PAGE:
The first book in the Small Town Stories is scheduled for release on Amazon. They are shorter reads intended to deliver a happily ever after in less than two hours.
Piece of Cake, the first book in the series, was inspired when I was handing out cake at a high school graduation and two people reached for the same fork. I don’t know about the people in the experience, but for a moment I was transported to a time and a place that eventually became this story. Here is a link to the Instagram post where I decided to share the world in my head. Four months later, the story is real.
And this is the part where I introduce you to the characters: When Lacey reached for a piece of cake, she accidentally picked up the hand of Mr. Golden Eyes, Colton Hughes. He captured her heart and disappeared into the crowd of people leaving her to think it was a momentary crush. The next time they met she ended up on her back under a shower of fruit. And thus began her introduction to life in small-town Montana.
From one misunderstanding to the next she wonders if perhaps life would be easier if she moved to Arizona with her parents. Who cares that the state is so hot people can fry an egg on the ground.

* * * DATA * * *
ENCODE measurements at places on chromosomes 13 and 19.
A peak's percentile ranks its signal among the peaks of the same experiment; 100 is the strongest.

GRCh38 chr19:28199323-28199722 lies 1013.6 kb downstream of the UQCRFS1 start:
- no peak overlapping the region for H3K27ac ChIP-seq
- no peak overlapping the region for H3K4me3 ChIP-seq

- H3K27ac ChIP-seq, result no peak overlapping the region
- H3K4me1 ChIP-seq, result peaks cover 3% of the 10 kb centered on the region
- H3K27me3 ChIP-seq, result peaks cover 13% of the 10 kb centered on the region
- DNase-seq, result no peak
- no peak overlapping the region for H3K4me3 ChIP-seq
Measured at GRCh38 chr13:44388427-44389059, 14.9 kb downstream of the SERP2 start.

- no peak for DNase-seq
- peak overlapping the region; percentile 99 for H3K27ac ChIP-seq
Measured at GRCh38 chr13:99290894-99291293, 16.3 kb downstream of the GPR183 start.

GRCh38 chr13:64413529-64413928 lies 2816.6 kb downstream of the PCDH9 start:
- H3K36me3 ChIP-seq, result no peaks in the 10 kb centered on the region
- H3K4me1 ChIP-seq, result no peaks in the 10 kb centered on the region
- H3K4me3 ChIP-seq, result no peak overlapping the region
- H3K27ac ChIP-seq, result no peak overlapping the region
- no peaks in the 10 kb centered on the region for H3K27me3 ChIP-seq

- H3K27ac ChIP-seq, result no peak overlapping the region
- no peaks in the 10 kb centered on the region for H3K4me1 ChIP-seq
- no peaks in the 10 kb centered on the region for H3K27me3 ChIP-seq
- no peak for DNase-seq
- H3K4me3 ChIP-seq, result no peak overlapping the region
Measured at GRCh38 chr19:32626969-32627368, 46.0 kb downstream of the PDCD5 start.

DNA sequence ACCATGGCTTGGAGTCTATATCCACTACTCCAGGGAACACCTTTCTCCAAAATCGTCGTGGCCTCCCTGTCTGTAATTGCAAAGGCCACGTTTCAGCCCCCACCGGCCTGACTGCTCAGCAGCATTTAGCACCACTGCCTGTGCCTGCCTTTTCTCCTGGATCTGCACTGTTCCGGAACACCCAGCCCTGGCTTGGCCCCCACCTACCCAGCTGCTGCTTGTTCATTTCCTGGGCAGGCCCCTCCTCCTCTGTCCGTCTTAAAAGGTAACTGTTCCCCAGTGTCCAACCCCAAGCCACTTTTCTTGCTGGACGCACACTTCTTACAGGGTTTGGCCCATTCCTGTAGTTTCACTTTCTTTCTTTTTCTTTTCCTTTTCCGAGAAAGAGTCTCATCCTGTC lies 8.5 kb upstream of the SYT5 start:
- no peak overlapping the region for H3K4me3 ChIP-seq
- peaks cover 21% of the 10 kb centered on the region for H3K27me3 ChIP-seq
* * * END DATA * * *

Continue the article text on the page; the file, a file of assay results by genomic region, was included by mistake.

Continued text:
Colton sets out to prove that not only does she fit in perfectly in the small community, but Lacey also belongs by his side.
In this quick read, Lacey will learn that love and laughter are only one step behind the obstacles, and if she will let him, Colton is more than happy to catch her every time.
The book will be available on October 20th.
This is an excerpt from the fourth book in the Ashbrook, Montana series. The book is free for this weekend only. If you like what you’ve read so far, click the link at the bottom of the story and get yourself a copy. It goes back to regular price on July 24th.
Kate overheard someone whisper, “I think it’s Sam and Kate from the airplane. Maybe they’re making up.”
“You and I have a history. We have a common bond. You just met pretty boy this morning, and here you are almost kissing him.”
This was not Sam talking. Kate knew it. The Sam she knew talked about engines, fishing, and stunts he pulled with his friends. The Sam she knew pined for his wife that left him twelve years ago. The painful truth slapped her. The Sam she knew ignored her until another man showed interest. She was just a toy he was at risk of losing. To keep her resolve, Kate reminded herself of these things.
“And stop thinking,” he yelled. “You do that when you’re in a situation and you want to say the right thing. You’re not a mother right now. You don’t have to be logical. I’ll tell you the right thing to say. Say something like Sam you’re right, or what the hell let’s give it a go.”